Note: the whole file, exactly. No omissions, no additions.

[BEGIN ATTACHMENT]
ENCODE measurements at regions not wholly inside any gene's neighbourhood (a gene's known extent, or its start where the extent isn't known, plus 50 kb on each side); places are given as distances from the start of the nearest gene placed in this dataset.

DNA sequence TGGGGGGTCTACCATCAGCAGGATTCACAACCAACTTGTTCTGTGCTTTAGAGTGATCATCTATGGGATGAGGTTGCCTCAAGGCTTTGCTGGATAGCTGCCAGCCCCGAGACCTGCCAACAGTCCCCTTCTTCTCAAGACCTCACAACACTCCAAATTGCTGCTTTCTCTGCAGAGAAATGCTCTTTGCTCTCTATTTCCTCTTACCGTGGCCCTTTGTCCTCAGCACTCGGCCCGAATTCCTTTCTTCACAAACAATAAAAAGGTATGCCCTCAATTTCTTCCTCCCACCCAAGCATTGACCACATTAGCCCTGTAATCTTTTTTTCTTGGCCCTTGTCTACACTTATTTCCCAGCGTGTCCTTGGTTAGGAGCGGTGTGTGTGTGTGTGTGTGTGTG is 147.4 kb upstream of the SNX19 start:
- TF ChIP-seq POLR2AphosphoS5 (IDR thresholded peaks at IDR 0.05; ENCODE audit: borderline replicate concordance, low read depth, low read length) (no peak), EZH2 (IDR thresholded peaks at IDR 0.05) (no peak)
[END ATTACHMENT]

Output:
ENCODE measurements at regions not wholly inside any gene's neighbourhood (a gene's known extent, or its start where the extent isn't known, plus 50 kb on each side); places are given as distances from the start of the nearest gene placed in this dataset.

DNA sequence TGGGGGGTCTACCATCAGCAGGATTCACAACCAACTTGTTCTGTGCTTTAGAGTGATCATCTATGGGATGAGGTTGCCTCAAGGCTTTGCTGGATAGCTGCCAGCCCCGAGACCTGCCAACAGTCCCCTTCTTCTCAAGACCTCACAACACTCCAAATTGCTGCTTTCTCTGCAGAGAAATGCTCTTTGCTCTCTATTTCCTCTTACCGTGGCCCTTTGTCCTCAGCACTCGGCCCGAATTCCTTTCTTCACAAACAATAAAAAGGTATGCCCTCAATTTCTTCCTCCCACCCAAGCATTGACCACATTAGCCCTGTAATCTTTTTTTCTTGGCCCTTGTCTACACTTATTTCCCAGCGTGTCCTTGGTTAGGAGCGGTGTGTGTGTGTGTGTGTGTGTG is 147.4 kb upstream of the SNX19 start:
- TF ChIP-seq POLR2AphosphoS5 (IDR thresholded peaks at IDR 0.05; ENCODE audit: borderline replicate concordance, low read depth, low read length) (no peak), EZH2 (IDR thresholded peaks at IDR 0.05) (no peak)